At cost
                            The cooperative is not looking to make a profit for itself; it only wants to cover its costs, [the price] a worker would earn in a sweatshop, so the profit remains with the one ordering the work. Whatever the cleanliness and the value [?] of the work calls for, it is done in the best possible manner, since the cooperative consists of the best tailoring workers. All orders accepted at S. Goldman, 130 Rothshild’s Building, Commercial St. [In Yiddish]
                            130, Rothschild’s Buildings, Commercial Street, E. [in English]
                            __________________________________________________ ______________________

                            [P. 4, col. 3 cont’d]
                            Let it be Known
                            That the
                            Worker’s Friend’s
                            Issues for its whole second year
                            From the time the newspaper began to be published weekly,
                            Including the featured story
                            “Les Miserables”•
                            the famous novel by Victor Hugo
                            nicely hardcover bound, price 4/9 If sent by mail
                            postage and handling extra. Express mail available.
                            __________________________________________________ ___________Just released!
                            Written by
                            Father Lavrav ••
                            The Lawsuit••• of 21 Nihilists
                            In Petersburg, May 1887
                            A fascinating brochure – price 2 p., with postage 2 ½ p.
                            __________________________________________________ ______________________
                            Socialist Literature
                            The following brochures published by the Socialist Library in German-Yiddish are sold in the ___________ and by agents of “Worker’s Friend”.

                            How Does One Survive, cost 2 ½ pennies.
                            Father Lavrav and the Jewish Worker
                            Price 1 penny.
                            The Debate, 2 notebooks, price in London 2 pence; in the provinces 3 pence; in America 6 cents.
                            The Haggadah in a new addition, price 2 pence; with postage 2 ½ p.

                            [P. 4, col. 3 cont’d]

                            Lamentations•••• or workers’ songs of lament. Price 1 penny.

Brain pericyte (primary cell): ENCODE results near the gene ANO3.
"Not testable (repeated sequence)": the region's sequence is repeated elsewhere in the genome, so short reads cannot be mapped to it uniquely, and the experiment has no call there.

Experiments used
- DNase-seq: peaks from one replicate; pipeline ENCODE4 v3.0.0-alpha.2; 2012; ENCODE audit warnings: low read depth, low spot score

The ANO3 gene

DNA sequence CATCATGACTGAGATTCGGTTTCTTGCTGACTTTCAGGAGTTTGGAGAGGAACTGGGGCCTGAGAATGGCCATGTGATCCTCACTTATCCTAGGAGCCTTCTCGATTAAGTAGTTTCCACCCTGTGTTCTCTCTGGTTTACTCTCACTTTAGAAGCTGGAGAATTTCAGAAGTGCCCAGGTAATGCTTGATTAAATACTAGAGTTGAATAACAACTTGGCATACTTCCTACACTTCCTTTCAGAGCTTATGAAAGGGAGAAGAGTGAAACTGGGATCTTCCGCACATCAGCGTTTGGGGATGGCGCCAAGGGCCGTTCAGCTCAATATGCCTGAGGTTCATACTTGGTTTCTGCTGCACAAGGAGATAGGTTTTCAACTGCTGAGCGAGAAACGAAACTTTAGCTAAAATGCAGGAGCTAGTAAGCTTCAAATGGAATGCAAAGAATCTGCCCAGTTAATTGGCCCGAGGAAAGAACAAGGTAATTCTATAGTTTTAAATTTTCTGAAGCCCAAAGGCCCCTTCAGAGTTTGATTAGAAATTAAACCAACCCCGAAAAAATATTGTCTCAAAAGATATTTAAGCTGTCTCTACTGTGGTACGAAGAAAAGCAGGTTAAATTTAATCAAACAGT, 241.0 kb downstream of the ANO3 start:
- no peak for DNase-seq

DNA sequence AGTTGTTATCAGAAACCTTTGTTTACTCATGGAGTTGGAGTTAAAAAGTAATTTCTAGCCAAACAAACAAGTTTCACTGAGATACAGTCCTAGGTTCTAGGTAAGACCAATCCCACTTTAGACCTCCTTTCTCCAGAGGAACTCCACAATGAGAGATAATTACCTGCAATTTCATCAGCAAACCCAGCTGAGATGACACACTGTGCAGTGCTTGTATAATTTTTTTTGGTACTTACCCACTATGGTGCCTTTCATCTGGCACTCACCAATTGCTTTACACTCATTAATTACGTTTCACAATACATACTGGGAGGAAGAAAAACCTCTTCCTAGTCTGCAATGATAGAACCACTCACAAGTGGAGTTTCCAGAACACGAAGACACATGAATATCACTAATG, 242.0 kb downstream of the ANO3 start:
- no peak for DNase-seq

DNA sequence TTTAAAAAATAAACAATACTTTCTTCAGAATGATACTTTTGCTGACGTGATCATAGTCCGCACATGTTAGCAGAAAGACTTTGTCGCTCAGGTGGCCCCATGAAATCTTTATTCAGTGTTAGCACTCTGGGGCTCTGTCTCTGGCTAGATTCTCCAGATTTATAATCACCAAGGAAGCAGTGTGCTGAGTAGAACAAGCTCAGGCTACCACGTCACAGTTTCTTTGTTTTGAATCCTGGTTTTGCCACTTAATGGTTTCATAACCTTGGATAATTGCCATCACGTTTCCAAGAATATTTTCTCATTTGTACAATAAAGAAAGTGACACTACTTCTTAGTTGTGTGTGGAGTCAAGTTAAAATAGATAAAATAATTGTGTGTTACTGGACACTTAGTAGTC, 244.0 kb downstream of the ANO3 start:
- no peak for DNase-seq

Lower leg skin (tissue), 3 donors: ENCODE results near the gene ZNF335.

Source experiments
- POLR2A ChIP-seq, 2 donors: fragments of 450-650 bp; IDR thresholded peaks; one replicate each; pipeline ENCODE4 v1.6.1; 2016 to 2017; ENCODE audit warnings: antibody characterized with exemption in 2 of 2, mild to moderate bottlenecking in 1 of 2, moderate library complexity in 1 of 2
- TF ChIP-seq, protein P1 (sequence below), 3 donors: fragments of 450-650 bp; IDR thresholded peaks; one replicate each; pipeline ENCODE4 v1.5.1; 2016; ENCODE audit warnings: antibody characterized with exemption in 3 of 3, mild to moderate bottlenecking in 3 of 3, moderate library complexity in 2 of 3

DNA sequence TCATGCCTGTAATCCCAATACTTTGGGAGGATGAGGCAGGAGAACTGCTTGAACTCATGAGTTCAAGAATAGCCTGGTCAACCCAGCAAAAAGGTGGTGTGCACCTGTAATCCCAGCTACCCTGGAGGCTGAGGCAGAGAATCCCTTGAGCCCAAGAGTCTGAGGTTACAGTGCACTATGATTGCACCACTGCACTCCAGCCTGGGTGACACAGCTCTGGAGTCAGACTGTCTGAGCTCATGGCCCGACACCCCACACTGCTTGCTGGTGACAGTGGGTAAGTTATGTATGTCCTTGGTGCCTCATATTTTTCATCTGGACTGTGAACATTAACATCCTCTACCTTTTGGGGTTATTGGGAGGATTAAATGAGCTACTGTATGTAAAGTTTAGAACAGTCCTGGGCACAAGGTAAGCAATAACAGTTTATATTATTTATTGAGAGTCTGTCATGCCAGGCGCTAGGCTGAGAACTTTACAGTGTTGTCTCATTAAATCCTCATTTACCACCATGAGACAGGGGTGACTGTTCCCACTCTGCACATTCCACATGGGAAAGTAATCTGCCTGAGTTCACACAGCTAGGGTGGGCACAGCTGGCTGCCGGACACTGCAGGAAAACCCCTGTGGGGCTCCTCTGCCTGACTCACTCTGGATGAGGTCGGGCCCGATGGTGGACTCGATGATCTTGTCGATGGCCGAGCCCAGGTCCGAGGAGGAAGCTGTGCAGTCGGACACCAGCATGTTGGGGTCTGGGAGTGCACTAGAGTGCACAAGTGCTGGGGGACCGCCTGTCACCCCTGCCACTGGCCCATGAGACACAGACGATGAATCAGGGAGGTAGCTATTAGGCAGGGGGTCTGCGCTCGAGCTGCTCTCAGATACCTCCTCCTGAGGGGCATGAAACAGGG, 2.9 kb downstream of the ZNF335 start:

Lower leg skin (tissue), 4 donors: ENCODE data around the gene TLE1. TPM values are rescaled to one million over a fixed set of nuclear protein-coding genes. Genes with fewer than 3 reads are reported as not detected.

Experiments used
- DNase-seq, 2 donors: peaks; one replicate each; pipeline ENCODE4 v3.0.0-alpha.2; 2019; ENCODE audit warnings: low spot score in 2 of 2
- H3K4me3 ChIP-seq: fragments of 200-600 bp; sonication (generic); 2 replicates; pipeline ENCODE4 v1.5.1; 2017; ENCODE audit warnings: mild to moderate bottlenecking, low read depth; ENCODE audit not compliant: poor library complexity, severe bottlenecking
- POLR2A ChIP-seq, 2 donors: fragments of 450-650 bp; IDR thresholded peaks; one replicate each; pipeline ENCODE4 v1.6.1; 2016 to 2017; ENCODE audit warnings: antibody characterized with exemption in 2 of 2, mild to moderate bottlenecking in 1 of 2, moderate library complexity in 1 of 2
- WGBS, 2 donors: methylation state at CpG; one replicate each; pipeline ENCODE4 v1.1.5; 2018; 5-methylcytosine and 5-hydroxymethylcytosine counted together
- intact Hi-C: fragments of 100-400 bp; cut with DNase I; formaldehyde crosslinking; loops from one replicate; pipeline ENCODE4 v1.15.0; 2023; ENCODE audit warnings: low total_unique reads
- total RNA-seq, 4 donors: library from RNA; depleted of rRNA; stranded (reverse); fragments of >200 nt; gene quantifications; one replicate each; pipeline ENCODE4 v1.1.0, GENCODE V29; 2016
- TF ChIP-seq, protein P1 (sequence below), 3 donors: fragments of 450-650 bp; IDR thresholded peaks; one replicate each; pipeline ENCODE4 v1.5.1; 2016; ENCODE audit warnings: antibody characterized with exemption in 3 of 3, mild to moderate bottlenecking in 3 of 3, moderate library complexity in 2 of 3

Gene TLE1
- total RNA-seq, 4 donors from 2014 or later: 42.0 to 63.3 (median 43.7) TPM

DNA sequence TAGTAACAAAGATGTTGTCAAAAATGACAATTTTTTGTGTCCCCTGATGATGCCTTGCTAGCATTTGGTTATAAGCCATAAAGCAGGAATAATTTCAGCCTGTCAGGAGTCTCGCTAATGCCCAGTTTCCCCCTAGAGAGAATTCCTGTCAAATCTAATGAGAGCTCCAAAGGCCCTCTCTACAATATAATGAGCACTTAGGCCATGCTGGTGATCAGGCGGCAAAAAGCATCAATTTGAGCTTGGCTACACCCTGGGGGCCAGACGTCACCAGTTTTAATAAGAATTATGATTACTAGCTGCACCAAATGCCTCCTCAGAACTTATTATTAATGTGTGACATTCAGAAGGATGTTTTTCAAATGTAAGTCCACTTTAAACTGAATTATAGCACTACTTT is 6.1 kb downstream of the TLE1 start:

G-d’s Holiday. Price one penny.
                            Agents receive the usual discount.

                            __________________________________________________ ______

                            Can be purchased at:
                            W. Wess, 40 Berner St., Commercial Rd., London E.

                            The Eight Chicago Martyrs—one beautiful picture of the
                            Chicago Martyrs,
                            Size 24 by 18 inches. Price I/3; more for postage & handling if sent by mail.

                            Anarchism: its philosophy and scientific foundation. A 200-page book from [?] parsons, together with a beautifully produced picture of the author: in English or German. Price 2/3; very finely bound with gilt, 1/6.

                            ================================================== ====
                            The “Worker’s Friend” Printing Office,
                            40, Berner St., Commercial Rd.


                            • #89
                              Thanks for this Lynn, and thanks to Dr. Turtletaub.

                              By the by, what strikes me as interesting is this:
                              The new rules have already been worked out and take effect on Friday the 12th of October. As with all matters pertaining to the club, this will be given over to a committee, and at the next meeting the committee will be elected. All members are requested to come on time.

                              New rules shortly after the Stride murder?

                              PS.: By the by, I might have found a local translator here in Chicago for the AF paragraphs containing references to “Schwartz“. The translator's name? Schwartz! And unfortunately "schwartz" also means "black" in Yiddish, so don't get your hopes up.

                              Oh, and any idea who were the “8 Chicago martyrs"? Are these the 8 anarchists who got tried for murder after the Chicago Haymarket riot?
                              Best regards,


                              • #90

                                Hello Maria. Thanks. Yes, new rules. But I am intrigued that, just like the Farringdon Club, they had a ruling elite. Wonder if they met just after the murder to discuss actions to be taken?

                                I had thought that "Schwartz" was like the German in that respect.

                                Yes, I had presumed the "martyrs" were the "Haymarket Rioters."

                                Now, I must have a good cry. (90% cost overrun.)